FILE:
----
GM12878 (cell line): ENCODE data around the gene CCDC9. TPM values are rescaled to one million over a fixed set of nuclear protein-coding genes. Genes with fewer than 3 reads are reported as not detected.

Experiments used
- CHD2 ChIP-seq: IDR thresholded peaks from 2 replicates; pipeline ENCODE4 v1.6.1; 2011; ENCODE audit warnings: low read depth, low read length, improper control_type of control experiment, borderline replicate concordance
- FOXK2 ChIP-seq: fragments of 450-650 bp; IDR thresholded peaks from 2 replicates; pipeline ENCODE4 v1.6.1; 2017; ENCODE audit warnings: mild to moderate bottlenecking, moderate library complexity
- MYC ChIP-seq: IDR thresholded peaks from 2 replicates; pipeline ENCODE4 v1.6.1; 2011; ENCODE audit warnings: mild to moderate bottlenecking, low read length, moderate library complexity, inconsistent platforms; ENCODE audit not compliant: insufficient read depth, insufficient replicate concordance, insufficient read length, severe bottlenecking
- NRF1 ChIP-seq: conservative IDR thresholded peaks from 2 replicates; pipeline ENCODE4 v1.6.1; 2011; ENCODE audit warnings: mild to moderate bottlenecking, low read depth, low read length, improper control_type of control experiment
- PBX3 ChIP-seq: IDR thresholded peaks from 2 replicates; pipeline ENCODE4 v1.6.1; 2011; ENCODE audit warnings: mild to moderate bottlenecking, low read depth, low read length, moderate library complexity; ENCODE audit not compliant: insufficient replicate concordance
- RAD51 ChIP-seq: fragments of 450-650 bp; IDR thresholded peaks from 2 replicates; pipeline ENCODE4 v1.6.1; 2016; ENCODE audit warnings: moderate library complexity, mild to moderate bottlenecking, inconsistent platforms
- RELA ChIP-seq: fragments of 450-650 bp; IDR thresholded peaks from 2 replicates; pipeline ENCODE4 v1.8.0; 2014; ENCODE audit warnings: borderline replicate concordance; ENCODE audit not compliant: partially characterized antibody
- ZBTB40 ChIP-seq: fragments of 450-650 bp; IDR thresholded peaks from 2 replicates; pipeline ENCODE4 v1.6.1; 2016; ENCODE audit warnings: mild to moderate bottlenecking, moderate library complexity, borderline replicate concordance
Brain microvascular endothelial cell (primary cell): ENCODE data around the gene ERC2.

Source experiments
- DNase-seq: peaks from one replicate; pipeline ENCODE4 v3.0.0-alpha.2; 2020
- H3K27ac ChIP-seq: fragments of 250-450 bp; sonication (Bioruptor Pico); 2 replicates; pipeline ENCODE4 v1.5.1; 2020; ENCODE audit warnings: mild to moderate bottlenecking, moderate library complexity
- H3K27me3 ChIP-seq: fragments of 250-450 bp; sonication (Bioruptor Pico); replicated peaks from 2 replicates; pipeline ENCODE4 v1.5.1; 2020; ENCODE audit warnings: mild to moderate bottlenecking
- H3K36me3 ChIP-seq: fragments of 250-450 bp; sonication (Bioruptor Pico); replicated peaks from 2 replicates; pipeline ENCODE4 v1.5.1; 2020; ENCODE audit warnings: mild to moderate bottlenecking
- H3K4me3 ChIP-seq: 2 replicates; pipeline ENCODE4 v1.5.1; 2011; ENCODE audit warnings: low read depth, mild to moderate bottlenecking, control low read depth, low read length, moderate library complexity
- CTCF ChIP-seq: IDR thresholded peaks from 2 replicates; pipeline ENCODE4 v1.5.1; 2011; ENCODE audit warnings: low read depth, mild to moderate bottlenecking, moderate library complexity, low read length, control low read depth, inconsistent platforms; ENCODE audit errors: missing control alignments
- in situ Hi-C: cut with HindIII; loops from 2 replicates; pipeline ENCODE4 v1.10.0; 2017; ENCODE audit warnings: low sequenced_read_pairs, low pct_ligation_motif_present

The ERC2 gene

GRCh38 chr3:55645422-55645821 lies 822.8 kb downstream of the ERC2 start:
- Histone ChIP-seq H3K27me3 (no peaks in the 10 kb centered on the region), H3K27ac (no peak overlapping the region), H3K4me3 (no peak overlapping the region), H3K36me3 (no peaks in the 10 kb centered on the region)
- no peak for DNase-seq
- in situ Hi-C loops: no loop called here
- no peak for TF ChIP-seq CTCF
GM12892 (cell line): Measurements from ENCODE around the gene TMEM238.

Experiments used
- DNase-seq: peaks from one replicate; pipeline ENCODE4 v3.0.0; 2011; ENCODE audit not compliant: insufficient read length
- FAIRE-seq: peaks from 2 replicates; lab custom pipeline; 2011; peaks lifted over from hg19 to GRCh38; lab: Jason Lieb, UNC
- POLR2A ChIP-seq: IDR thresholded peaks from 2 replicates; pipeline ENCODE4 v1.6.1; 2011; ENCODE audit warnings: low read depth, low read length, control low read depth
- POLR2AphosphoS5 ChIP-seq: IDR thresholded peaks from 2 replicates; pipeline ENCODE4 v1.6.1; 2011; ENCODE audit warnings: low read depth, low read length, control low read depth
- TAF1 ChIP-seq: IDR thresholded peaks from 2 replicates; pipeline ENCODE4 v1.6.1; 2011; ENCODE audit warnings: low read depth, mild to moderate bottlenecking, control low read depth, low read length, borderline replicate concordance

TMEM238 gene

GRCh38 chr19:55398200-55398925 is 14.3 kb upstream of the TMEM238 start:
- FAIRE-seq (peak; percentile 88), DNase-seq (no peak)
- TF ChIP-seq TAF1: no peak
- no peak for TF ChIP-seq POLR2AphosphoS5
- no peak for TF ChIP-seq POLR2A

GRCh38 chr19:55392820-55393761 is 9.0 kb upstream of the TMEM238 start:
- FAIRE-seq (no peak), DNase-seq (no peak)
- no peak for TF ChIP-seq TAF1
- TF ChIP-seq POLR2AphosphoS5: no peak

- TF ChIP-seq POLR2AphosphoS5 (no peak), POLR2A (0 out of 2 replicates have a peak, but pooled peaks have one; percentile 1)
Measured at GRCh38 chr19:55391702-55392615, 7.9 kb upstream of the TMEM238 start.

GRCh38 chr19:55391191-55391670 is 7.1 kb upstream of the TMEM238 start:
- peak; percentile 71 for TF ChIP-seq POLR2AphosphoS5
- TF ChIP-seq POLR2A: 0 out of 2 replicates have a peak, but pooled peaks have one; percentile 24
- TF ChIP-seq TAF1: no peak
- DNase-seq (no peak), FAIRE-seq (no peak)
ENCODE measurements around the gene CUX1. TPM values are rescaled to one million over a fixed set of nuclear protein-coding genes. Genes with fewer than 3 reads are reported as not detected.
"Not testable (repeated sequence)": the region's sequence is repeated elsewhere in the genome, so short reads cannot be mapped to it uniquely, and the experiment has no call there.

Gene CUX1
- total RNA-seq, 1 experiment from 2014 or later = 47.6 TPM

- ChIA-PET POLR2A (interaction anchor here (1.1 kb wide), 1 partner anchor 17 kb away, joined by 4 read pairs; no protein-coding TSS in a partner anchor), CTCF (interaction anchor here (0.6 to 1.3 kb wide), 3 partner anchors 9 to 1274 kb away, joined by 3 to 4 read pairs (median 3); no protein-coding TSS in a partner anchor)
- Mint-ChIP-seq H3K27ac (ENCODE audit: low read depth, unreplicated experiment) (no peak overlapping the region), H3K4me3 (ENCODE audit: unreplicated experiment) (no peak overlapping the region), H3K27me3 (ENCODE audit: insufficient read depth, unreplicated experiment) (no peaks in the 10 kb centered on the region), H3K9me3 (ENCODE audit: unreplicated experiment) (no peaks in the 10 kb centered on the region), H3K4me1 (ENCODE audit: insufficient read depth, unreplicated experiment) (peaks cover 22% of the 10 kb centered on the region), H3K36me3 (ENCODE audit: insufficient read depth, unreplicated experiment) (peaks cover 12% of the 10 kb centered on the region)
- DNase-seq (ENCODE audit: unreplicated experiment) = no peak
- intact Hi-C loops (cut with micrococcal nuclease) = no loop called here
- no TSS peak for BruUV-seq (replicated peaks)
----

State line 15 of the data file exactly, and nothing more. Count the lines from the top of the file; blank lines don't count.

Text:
- H3K27me3 ChIP-seq: fragments of 250-450 bp; sonication (Bioruptor Pico); replicated peaks from 2 replicates; pipeline ENCODE4 v1.5.1; 2020; ENCODE audit warnings: mild to moderate bottlenecking